Tim Istock: Car Talk

Published 12:00 am Thursday, January 4, 2024

By Tim Istock

For the Clemmons Courier

So I was driving around last week minding my own business when out of the blue my engine light came on. Hmmm … I thought, now that’s strange, the car has been running just fine, and still is for that matter, how serious can this be?

And it got me to thinking.

Many moons ago, back when the earth’s crust was still cooling and I was just beginning to drive, if the engine light happened to make an unscheduled appearance on the dashboard of your 5000 pound Sherman tank on wheels, it was usually accompanied by billowing black smoke and 10 foot flames spewing out from underneath the hood. Nowadays, you can break wind on the seat of your car and 15 different lights immediately begin flashing in the dashboard to warn you of some as of yet to be determined impending disaster just raring to take you and your car out.

And that got me to thinking even more.

If these new fangled computerized vehicles are going to be that overly sensitive, why can’t they at least be programmed to just verbally tell you what in tarnation is going on rather than forcing you to hook up your car via some electronic umbilical cord to a diagnostic code reader, only to retrieve a result that might as well be in Greek all it means to you? I mean, a simple, “Hey Tim, your right front O2 sensor has petered out. You don’t need to know what this little walnut sized $149 (excluding labor) gizmo does, just know that you and your car will be okey dokey until you can see your way to getting it replaced. I wanted to give you a head’s up as I know how you like to procrastinate about getting things like this taken care of, and it just so happens that your annual car inspection is due tomorrow.”

And here’s something else. Times were when having someone “total” their car or truck meant that for all intents and purposes the vehicle was rendered practically unrecognizable owing to the magnitude of the collision, its crumpled body so completely mangled that you seriously wondered how anyone could have possibly survived the accident, and unfortunately, many did not. Fast forward to today, where it seems you hear all the time about someone’s spouse or child or workmate having been involved in an accident and “totaling” their car, only to find out later that a dented bumper or a deep scratch on a left front quarter panel was all that was needed to label the car a total loss. You know, maybe we need to start reserving the word “totaled” for those vehicles that are truly demolished beyond repair, and referring to those cars that have simply had their feelings hurt from a cosmetic standpoint to something more along the lines of, “left somewhat imperfect” or “slightly bruised.”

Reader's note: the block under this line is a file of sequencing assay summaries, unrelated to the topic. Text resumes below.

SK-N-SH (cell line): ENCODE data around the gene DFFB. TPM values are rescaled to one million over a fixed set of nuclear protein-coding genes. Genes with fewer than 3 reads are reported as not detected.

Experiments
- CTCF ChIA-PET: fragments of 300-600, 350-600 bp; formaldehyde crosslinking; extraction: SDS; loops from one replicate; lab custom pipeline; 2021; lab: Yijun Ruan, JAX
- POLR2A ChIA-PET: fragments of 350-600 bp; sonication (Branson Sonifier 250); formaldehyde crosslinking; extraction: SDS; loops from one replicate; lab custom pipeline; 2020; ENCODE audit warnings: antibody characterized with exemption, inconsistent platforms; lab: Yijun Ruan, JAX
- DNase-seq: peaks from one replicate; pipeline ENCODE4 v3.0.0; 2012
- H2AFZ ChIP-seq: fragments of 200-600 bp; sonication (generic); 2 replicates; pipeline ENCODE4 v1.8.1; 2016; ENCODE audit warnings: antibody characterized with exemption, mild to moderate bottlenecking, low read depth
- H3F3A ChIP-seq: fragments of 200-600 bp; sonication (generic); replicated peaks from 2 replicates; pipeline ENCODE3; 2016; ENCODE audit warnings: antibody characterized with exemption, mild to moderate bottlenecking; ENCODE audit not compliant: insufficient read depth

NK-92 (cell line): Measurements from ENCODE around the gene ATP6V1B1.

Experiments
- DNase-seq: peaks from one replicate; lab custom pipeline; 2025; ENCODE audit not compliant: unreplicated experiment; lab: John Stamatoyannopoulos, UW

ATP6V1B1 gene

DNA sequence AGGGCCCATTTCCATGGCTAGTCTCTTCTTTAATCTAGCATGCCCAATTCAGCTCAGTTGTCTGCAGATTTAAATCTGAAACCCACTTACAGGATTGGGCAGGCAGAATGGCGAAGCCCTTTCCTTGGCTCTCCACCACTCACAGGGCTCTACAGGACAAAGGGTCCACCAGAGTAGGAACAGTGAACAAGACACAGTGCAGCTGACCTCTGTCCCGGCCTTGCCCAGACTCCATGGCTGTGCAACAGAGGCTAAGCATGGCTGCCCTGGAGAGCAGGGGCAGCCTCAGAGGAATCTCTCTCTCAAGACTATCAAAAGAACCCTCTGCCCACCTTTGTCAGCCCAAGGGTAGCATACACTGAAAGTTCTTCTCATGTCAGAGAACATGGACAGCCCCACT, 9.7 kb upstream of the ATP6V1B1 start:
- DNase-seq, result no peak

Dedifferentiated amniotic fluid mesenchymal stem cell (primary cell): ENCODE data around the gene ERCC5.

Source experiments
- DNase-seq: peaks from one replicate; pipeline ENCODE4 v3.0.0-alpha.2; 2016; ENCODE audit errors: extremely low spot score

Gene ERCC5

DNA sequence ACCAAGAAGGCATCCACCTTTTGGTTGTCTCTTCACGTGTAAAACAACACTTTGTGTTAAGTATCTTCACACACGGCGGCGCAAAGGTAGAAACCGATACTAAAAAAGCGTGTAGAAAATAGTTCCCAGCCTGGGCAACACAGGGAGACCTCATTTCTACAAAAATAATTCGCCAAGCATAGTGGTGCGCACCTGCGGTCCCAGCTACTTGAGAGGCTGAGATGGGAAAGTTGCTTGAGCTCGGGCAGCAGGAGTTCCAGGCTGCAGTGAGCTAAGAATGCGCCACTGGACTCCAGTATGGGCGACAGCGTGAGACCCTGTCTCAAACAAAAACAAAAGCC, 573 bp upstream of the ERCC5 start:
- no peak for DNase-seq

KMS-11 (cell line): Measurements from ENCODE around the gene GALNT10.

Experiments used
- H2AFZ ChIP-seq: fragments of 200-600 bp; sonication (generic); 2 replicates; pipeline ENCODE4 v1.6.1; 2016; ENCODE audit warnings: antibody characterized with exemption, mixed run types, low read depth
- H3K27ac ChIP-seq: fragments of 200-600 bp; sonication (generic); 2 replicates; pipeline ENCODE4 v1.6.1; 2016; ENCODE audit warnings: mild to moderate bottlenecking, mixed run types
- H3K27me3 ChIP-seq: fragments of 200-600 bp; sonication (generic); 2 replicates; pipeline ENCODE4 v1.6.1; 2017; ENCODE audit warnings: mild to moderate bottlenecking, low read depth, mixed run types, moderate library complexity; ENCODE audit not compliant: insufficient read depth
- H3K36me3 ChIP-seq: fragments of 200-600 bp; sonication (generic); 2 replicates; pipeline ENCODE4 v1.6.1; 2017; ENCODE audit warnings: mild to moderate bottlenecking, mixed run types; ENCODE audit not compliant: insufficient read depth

And before I forget, what’s with the trend towards outfitting vehicles with bigger and bigger in-dash “infotainment” screens? I read where one popular electric car is outfitted with a whopping 17-inch screen that promises exceptional responsiveness for gaming, movies and more! Hmmm… and here I thought the idea was to have less distractions while driving. Silly me. So the newly licensed teenage driver and admitted gaming addict blasting down I-40 in rush hour traffic while navigating the latest version of Fast & Furious? No problem, right? I mean, what could possibly go wrong?

Finally, does anyone who has forked over 80 grand on a brand spanking new pick-up truck complete with more bells and whistles than all of my current 15-year-old cars combined, really and truly jerk the leather trimmed, twin turbo powered behemoth off the road and commence to charging up boulder strewn mountains, splashing through remote muddy creeks, and more or less gleefully beating the living snot out of the thing like there’s no tomorrow? I mean, the major truck manufacturers seem to imply such freewheeling happens all the time, that is, if you believe the myriad of commercials parading across TV screens every Sunday afternoon during football season. I don’t know, maybe I’m too far removed from the great outdoors anymore to notice such things, but most of the folks I know who have invested handsomely in these super-sized Tonka trucks for personal use rather than occupational tasks seem to spend more time making sure their babies have a fine shine than 4-wheeling it above the tree line.